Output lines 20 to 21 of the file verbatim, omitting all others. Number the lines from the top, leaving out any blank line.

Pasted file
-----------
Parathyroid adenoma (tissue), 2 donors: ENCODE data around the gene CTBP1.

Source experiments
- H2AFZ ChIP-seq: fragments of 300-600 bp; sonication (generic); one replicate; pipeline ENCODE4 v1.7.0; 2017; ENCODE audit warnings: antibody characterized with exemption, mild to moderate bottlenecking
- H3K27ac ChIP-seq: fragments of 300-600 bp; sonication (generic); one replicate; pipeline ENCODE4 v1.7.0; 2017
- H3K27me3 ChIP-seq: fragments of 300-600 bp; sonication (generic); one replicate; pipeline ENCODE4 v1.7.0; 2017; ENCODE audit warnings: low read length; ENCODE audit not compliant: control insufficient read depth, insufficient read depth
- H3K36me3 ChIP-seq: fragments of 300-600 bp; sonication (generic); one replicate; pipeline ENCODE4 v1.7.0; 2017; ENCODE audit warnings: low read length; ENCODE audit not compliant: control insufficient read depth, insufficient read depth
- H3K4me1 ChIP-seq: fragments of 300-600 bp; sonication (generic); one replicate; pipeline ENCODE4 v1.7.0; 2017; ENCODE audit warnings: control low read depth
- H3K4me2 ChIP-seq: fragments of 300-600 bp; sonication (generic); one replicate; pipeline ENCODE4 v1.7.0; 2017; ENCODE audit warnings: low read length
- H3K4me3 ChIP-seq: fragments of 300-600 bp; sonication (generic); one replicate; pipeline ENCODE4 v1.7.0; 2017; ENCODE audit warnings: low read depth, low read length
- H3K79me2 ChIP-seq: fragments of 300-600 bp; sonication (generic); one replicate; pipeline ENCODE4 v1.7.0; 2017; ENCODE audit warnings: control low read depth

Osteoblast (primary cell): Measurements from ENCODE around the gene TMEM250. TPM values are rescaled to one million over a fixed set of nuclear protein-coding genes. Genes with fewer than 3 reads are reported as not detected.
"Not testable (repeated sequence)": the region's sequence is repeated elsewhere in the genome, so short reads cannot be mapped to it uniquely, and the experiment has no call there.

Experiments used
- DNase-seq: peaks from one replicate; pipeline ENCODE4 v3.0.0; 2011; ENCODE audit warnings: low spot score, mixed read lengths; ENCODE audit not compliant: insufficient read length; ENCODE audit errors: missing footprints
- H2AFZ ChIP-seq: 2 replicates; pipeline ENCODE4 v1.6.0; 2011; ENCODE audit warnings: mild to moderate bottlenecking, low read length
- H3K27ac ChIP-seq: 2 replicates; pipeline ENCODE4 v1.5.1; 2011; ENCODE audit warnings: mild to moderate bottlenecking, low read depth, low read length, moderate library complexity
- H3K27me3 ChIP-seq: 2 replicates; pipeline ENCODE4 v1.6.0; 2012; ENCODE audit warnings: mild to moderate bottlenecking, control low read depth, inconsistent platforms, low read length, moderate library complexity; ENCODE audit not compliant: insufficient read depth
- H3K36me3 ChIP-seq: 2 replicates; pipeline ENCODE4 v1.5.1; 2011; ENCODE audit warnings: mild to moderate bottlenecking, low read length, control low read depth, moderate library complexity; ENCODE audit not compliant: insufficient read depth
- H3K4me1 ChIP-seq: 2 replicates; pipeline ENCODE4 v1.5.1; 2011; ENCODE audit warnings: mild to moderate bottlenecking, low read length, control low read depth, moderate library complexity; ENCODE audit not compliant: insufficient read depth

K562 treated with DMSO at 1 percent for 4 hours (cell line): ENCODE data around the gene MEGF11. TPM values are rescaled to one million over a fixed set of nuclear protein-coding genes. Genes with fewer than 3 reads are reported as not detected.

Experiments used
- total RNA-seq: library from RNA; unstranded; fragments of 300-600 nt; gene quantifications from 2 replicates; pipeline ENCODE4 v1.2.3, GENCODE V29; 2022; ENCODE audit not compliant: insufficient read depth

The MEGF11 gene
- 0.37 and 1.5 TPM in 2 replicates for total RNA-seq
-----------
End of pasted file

K562 treated with DMSO at 1 percent for 4 hours (cell line): ENCODE data around the gene MEGF11. TPM values are rescaled to one million over a fixed set of nuclear protein-coding genes. Genes with fewer than 3 reads are reported as not detected.

Experiments used